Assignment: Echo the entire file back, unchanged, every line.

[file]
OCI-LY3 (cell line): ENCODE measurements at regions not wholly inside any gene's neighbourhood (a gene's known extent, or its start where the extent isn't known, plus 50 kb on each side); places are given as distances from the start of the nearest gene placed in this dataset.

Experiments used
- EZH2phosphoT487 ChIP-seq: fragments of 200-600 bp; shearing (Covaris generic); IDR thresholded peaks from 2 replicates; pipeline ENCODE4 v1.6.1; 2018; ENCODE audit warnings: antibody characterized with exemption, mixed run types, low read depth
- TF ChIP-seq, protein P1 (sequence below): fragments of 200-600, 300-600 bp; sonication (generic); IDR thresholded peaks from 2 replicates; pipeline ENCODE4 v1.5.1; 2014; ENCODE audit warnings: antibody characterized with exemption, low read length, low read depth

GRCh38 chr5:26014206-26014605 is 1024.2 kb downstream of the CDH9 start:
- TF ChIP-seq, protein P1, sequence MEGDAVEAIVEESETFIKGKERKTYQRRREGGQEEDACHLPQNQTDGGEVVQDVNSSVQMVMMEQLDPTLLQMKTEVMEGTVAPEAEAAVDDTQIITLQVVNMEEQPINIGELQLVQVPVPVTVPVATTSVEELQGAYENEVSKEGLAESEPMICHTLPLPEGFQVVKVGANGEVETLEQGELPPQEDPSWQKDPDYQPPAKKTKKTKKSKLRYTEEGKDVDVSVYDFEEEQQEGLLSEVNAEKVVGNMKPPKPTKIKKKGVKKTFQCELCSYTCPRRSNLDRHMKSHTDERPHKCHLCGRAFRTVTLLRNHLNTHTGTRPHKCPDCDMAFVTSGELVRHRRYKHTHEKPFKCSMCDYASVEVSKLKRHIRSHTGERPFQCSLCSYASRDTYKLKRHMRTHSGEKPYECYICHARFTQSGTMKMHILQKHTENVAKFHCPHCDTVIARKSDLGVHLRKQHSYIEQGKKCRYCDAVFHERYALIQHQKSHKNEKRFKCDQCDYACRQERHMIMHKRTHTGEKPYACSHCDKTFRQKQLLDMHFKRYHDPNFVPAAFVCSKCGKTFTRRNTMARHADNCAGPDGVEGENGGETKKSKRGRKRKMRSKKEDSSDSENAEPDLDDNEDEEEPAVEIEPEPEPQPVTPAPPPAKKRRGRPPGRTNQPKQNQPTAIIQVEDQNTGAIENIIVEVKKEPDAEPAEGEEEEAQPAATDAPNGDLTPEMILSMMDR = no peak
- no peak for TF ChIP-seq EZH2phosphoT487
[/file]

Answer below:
OCI-LY3 (cell line): ENCODE measurements at regions not wholly inside any gene's neighbourhood (a gene's known extent, or its start where the extent isn't known, plus 50 kb on each side); places are given as distances from the start of the nearest gene placed in this dataset.

Experiments used
- EZH2phosphoT487 ChIP-seq: fragments of 200-600 bp; shearing (Covaris generic); IDR thresholded peaks from 2 replicates; pipeline ENCODE4 v1.6.1; 2018; ENCODE audit warnings: antibody characterized with exemption, mixed run types, low read depth
- TF ChIP-seq, protein P1 (sequence below): fragments of 200-600, 300-600 bp; sonication (generic); IDR thresholded peaks from 2 replicates; pipeline ENCODE4 v1.5.1; 2014; ENCODE audit warnings: antibody characterized with exemption, low read length, low read depth

GRCh38 chr5:26014206-26014605 is 1024.2 kb downstream of the CDH9 start:
- TF ChIP-seq, protein P1, sequence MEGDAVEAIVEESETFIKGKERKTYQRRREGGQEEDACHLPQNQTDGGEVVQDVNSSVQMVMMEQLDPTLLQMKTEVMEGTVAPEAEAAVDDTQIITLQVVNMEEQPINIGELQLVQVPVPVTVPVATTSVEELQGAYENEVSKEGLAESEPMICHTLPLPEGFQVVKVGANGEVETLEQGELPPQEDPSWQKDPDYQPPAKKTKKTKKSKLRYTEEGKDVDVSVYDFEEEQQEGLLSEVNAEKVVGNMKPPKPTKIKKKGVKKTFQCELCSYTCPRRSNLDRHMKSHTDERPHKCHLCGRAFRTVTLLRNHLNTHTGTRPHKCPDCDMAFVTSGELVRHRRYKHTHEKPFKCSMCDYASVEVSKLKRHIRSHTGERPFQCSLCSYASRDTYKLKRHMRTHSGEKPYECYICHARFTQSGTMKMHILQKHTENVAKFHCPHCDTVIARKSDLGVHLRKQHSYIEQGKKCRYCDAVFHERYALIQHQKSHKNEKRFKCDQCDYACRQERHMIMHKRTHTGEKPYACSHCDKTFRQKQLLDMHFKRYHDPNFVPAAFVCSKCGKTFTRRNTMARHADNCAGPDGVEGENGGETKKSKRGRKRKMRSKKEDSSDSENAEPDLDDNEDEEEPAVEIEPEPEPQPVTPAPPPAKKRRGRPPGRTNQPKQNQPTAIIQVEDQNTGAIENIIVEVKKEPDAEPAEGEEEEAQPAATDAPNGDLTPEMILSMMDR = no peak
- no peak for TF ChIP-seq EZH2phosphoT487